Judge blocks California law meant to increase online safety for kids

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A federal judge on Monday temporarily blocked an online child protection law in California and said it probably violates the Constitution.

Under the law, known as the California Age-Appropriate Design Code, digital platforms would have to vet their products before public release to see whether those offerings could harm kids and teens. The law also requires platforms to enable stronger data privacy protections by default for younger users.

U.S. District Court Judge Beth Labson Freeman granted a request Monday by the tech trade group NetChoice for a preliminary injunction against the measure, writing that the law probably violates the First Amendment and does “not pass constitutional muster.”

The initial ruling deals a massive blow to state lawmakers, who passed the law with broad bipartisan support last year, and to children’s safety advocates, who touted the measure as one of the strongest children’s online safety laws in the United States. Lawmakers in several other states have since pushed to replicate the standards, modeled after regulations in the United Kingdom.

NetChoice, which counts Amazon, Meta and Google as members, sued to block the law in December, arguing that tech companies have a right under the Constitution to make “editorial decisions” about what content they host or take down and that the law would turn platforms into “roving censors of speech on the Internet.” (Amazon founder Jeff Bezos owns The Washington Post. Interim Post chief executive Patty Stonesifer sits on Amazon’s board.)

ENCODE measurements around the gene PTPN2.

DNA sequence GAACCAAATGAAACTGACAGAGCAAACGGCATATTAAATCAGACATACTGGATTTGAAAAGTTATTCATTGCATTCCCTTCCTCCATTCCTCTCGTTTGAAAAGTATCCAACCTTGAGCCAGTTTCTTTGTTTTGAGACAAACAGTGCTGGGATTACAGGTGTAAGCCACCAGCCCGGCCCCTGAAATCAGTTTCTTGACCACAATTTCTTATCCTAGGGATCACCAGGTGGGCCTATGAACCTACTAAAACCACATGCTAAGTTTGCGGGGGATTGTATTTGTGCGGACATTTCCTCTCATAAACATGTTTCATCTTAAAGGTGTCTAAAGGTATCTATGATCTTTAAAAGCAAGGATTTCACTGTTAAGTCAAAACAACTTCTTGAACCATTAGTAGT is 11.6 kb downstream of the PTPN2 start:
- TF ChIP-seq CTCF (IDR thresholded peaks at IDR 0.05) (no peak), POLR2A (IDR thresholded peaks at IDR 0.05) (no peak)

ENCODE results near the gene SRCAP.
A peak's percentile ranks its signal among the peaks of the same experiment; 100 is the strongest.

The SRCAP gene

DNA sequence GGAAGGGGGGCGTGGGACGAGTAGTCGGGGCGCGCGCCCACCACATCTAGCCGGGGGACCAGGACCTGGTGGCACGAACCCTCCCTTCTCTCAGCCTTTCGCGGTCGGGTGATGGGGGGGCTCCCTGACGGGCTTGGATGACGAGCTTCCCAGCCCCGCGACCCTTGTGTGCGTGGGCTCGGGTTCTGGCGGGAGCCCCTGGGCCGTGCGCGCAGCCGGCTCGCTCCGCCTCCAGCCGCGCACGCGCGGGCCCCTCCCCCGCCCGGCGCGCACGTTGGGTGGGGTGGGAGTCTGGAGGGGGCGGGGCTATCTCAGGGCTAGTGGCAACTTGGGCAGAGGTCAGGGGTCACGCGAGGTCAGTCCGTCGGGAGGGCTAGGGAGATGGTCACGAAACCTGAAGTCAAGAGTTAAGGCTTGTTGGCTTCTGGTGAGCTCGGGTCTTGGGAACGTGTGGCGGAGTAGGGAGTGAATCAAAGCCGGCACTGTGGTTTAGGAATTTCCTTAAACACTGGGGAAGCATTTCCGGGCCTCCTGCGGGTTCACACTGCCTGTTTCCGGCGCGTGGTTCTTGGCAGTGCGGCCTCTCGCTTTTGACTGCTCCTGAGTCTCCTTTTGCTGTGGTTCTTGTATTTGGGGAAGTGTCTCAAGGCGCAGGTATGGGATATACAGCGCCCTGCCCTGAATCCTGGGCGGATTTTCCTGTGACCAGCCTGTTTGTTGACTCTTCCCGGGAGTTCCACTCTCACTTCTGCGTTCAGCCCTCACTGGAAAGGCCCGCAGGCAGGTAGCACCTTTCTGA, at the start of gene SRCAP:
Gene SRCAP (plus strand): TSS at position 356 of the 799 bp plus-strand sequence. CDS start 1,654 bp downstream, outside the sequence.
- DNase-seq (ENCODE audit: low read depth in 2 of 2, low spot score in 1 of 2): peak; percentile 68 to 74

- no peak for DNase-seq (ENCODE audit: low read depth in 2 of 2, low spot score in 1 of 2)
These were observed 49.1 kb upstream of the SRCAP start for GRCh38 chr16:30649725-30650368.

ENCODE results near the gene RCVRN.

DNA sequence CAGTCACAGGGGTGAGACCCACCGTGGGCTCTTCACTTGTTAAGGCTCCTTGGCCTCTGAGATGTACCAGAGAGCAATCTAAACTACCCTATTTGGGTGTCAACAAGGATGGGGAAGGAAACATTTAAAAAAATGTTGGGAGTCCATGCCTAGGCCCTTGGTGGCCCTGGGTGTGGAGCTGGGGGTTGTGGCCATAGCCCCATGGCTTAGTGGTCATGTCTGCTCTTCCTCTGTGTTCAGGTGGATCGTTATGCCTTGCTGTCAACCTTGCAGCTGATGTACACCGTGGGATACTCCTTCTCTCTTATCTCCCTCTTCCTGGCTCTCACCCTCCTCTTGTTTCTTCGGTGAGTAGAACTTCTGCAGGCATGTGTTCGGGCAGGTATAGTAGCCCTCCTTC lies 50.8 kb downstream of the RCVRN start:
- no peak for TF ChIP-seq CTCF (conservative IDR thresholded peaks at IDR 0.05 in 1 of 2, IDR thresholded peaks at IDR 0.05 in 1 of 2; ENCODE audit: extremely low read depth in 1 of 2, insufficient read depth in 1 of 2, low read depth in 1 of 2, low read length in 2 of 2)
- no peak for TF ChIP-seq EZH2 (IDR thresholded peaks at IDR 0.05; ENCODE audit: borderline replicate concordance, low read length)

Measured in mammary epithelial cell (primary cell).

“We look forward to seeing the law permanently struck down and online speech and privacy fully protected,” Chris Marchese, who leads NetChoice’s litigation efforts, said in a statement.

Monday’s ruling is the latest in a string of recent defeats for children’s safety advocates in the courts. Last month, two federal judges temporarily blocked laws in Arkansas and Texas that would require some online service providers to verify users’ ages and to get parent consent to access social media platforms or adult content.

The office of California Attorney General Rob Bonta (D) said it disagreed with Freeman’s ruling.

“We are disappointed by the decision and will respond in court as appropriate,” the state Office of the Attorney General said in a statement.

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